Putting Humane Design Into Perspective

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In our Leaders in Aquatic Design series, our guest experts speak to how good design starts with the end users in mind. A successful aquatic experience is not just a series of features, but a curated flow that provides a sense of narrative, context, and maximizes the guest experience. 

But when it comes to creating these spaces, are we always looking through the right eyes?

A Difference in Perspective

Let’s take a look at the automatic hand dryer. For most adult bathroom users, the automatic hand dryer isn’t worth a second thought. But kids, like thirteen-year-old Nora Keegan, have long complained about their excessive levels of noise.

From 2015 to 2017 Keegan used a professional decibel meter to measure the sounds in over 40 public restrooms from different heights and distances for an assessment of how loud these devices actually were. Keegan found several models that reached 121 decibels: significantly higher than the maximum 100 decibels recommended for children.(x).

What this illuminates is the all too common situation in which one user suffers because they experience the same environment with totally different stimuli. In this case, the physical reality for children is different than an adult’s. Kids tend to have more sensitive hearing, and they are physically closer to/underneath the hand dryer, which poses different problems specific to them.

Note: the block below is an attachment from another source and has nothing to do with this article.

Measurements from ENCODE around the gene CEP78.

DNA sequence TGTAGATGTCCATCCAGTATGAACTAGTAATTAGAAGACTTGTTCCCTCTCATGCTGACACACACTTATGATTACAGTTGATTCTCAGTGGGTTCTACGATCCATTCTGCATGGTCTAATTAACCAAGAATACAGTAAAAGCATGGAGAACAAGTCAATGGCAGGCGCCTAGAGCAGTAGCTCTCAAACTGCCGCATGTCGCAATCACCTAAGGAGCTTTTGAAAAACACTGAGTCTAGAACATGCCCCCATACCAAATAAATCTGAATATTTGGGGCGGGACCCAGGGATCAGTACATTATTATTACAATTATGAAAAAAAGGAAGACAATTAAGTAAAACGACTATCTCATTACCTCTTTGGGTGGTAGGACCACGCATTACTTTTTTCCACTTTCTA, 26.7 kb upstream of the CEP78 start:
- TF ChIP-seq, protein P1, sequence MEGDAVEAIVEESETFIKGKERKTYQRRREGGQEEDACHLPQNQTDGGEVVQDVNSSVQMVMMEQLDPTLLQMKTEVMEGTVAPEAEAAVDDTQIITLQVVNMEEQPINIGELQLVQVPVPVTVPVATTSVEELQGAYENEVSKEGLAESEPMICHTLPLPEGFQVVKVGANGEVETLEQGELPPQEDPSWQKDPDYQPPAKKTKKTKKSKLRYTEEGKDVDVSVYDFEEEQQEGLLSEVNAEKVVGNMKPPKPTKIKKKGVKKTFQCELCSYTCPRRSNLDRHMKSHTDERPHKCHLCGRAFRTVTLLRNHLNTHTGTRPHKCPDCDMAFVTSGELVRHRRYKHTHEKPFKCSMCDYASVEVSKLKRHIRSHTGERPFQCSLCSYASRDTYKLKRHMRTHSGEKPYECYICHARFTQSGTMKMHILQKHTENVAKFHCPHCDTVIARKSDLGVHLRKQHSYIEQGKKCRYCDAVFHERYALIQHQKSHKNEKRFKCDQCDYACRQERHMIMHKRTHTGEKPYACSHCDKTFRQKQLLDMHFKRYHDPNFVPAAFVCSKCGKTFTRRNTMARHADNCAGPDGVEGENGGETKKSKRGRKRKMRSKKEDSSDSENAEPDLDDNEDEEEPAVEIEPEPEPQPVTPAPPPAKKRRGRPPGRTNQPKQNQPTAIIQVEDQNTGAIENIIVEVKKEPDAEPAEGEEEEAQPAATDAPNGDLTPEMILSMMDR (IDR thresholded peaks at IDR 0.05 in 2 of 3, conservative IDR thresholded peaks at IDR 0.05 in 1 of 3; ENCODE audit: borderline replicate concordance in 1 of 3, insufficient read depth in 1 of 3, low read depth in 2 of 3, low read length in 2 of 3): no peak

So how do we design spaces for everyone? 

Humane Design

It’s important to note that not every facility can service every user need. For instance in play spaces, many needs are competing, with one child needing the space to be loud and energetic and another finding high levels of stimulation distressing. The goal of humane design is to create diversity in spaces, finding solutions that benefit multiple parties. A great example of this is the ADA ramp:

“We tend to think of the ADA ramp as a wheelchair ramp, so perhaps designers are happy to put it in for the 1% of Americans who use wheelchairs, but ultimately you’re creating something that’s going to serve an aberration. When you start including adults who just have difficulty navigating stairs, you wind up serving almost 10% of the population. What about strollers? That’s another 5% of the US population under 5 years old,” our Chief Creative Officer, Sean Rubin, explains when asked about humane design.

Don Norman (author of the Design Of Everyday Things and former Apple VP) points out, in the article I wrote the book on user-friendly design. What I see today horrifies me, the world just gets that much more difficult to navigate the older you are, even for active, healthy adults. “Companies insist on printing critical instructions in tiny fonts with very low contrast. Labels cannot be read without flashlights and magnifying lenses. And when companies do design things specifically for the elderly, they tend to be ugly devices that shout out to the world ‘I’m old and can’t function!’ We can do better.”